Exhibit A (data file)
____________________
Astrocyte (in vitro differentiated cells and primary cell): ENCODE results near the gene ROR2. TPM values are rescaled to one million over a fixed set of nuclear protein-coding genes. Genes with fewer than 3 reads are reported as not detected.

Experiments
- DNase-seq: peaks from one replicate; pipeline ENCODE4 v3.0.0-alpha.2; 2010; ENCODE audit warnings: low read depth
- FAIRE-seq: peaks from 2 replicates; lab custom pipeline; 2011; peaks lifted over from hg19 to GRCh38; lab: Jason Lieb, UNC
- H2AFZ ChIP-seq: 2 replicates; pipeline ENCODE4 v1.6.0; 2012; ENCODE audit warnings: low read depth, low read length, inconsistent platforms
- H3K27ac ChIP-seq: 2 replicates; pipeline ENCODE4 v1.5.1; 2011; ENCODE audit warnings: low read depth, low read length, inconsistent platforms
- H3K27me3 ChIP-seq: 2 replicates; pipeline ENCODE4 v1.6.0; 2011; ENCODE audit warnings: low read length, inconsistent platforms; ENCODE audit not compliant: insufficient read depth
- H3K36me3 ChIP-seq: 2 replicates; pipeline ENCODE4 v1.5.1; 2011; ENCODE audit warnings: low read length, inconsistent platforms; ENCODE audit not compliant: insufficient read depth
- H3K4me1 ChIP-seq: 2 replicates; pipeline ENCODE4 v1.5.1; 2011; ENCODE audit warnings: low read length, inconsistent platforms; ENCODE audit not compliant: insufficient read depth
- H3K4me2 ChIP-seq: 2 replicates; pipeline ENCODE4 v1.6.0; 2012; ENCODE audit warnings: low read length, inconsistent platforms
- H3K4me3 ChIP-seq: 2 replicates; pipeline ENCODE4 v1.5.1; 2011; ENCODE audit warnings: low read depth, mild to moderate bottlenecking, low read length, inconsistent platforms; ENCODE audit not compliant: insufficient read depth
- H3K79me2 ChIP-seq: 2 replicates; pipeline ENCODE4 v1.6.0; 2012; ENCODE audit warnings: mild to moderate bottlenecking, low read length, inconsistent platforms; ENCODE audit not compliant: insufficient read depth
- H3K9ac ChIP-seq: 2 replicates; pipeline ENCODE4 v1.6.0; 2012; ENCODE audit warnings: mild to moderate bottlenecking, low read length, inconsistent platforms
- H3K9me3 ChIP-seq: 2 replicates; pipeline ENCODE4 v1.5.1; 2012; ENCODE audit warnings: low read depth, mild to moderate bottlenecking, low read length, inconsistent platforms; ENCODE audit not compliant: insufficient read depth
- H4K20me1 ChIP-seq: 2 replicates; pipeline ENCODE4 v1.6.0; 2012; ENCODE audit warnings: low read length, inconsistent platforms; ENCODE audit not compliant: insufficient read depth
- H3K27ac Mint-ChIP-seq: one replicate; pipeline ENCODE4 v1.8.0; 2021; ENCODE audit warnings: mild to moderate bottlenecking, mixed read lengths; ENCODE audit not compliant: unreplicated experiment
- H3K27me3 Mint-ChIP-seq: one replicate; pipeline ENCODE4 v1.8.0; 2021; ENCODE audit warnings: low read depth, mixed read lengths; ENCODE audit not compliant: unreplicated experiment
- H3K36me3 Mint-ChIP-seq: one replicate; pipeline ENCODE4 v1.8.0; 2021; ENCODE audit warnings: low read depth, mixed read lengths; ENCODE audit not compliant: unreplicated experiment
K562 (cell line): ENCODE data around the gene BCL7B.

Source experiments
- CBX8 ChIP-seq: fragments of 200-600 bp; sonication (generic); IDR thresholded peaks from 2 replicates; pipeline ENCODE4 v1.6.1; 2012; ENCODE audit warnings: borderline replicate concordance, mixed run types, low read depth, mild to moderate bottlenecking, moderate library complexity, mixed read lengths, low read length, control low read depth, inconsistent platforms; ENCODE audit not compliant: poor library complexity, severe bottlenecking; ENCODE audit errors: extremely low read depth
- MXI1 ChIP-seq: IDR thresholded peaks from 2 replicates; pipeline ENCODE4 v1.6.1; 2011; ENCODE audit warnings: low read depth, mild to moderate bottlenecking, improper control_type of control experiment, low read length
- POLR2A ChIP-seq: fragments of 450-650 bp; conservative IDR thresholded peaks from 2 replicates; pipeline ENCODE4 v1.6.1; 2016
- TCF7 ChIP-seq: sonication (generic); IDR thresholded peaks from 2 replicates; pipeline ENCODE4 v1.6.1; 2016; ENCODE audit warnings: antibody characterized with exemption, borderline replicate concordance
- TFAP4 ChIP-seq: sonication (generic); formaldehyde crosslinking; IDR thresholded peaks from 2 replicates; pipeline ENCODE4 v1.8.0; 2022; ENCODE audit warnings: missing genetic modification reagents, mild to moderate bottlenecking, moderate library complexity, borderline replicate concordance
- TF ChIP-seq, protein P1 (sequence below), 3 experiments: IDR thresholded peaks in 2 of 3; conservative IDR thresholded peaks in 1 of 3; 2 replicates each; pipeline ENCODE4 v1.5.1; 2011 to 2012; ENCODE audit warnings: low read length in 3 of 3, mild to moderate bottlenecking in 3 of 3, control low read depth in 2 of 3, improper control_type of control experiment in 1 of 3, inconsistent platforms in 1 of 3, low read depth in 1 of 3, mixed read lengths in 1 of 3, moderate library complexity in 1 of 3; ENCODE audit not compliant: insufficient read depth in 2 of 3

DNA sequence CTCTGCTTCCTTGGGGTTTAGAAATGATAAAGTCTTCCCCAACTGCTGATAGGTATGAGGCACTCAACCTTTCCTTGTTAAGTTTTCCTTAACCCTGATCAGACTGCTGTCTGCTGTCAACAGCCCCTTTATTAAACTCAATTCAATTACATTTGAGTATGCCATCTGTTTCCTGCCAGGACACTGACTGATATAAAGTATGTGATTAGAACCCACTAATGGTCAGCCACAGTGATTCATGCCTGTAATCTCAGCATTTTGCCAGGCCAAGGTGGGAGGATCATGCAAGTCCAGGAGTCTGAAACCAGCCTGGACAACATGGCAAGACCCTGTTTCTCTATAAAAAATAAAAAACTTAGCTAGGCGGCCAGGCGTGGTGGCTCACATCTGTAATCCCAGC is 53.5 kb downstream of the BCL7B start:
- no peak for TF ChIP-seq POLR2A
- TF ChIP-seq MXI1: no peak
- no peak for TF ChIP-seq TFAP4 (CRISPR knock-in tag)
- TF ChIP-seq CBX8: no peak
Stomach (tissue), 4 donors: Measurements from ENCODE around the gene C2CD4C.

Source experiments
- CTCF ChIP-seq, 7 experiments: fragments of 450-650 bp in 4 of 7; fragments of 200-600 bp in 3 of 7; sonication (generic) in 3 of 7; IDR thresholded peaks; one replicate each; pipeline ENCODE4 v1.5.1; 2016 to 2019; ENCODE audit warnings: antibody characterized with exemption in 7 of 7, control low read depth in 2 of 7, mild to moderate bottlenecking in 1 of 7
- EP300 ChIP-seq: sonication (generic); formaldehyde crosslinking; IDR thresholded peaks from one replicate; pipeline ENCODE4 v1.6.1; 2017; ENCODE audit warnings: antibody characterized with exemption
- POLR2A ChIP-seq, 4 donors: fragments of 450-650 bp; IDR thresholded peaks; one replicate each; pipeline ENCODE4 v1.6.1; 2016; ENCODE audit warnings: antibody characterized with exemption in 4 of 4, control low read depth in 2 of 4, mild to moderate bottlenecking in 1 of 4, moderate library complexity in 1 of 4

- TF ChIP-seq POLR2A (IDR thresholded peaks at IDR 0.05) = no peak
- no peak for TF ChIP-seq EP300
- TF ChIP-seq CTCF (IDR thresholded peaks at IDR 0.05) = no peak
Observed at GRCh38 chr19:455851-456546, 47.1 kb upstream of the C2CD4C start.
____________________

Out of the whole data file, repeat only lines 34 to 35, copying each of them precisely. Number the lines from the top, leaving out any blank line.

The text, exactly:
- CTCF ChIP-seq, 7 experiments: fragments of 450-650 bp in 4 of 7; fragments of 200-600 bp in 3 of 7; sonication (generic) in 3 of 7; IDR thresholded peaks; one replicate each; pipeline ENCODE4 v1.5.1; 2016 to 2019; ENCODE audit warnings: antibody characterized with exemption in 7 of 7, control low read depth in 2 of 7, mild to moderate bottlenecking in 1 of 7
- EP300 ChIP-seq: sonication (generic); formaldehyde crosslinking; IDR thresholded peaks from one replicate; pipeline ENCODE4 v1.6.1; 2017; ENCODE audit warnings: antibody characterized with exemption